North Texas

North Texas Couple Survives Direct Impact From Hurricane Dorian in Bahamas

A North Texas couple found themselves caught in the chaos of Hurricane Dorian as it churned right over their heads, as their relaxing vacation to the Bahamas took a path they never saw coming.

Hurricane Dorian's wrath on the Abaco Islands left a trail of destruction. The death toll rose to 50 earlier in the week, but thousands of people are still missing.

Vickie Neubert of Granbury and her boyfriend Ken Kratch of Sherman saw it firsthand.

"Palms started blowing sideways and rain started coming in sideways and we didn't know if it was a Category 1 or 2 at the time," Kratch said.

They thought they were going on a dream vacation in late August.

"I just always dubbed it my nirvana," Neubert said.

But a week into the trip, it became a nightmare.

"The first time it really hit us was when both of us saw the door of the laundry room fly in and I thought, 'Oh my God there's an entrance now for the wind and the rain that's just gonna start blowing everything out,'" she said.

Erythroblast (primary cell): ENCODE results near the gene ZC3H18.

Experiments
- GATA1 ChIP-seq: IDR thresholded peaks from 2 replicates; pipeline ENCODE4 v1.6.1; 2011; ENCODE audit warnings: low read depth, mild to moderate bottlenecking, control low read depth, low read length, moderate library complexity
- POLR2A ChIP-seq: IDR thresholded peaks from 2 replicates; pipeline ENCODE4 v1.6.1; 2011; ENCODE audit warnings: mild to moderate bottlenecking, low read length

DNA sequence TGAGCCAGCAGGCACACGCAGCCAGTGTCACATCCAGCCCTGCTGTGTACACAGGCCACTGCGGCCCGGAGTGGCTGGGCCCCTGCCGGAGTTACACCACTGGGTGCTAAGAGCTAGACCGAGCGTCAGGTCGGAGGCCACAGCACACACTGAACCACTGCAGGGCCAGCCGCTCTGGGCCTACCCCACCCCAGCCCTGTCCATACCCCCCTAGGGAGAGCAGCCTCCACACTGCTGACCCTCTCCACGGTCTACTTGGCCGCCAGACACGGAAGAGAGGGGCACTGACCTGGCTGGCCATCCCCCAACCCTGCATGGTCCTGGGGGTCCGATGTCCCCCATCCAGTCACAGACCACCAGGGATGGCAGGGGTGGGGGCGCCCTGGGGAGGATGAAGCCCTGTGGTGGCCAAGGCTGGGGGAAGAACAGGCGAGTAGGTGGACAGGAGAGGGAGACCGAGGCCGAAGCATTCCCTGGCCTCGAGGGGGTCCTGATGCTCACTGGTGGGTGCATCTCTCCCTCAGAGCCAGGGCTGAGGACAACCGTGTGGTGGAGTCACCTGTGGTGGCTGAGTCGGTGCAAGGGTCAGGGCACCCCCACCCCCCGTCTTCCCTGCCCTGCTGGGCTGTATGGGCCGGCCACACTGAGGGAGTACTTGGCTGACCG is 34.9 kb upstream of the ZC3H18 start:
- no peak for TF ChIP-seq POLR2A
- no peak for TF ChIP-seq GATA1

As the track of the hurricane narrowed, the pair moved to Kratch's brother's vacation home, thinking it was strong enough to weather a Category 2 storm, but with communication lost, they had no idea how serious Dorian would be.

"We started getting canned food. Peanut butter and crackers and Vienna sausages and stuff like that," Kratch said.

With furniture secured, they prepared to ride it out.

"Thick doors that were latched down and everything, started shaking, so we held onto them," Kratch said.

"We were facing two windows and we could just see the rushing and the water was just getting higher and higher," Neubert said. "All of the sudden Ken says, 'Oh look there's a jacuzzi.'"

The pair spent the first night in a tub.

"We did as best as we could to rest because we thought we're not done yet," Neubert said.

As the Category 5 monster churned on for three days, they prayed.

"We just kept on saying, 'Oh God get us home, get us home, get us to our family,'" she said.

"That's what was so bad about this thing, it was going a mile an hour," he said.

A feeling of reprieve only washed over them once the winds calmed and the skies parted.

"Everything was just gone," Kratch said.

Once pristine beaches became their pathway to help. The couple eventually got their names on an evacuation list and returned to the U.S. late last week.

Kratch's eyes welled with tears remembering that first embrace with his daughter.

"Big hug," he said.

The pair said they hoped to relax and catch their breath back at home.

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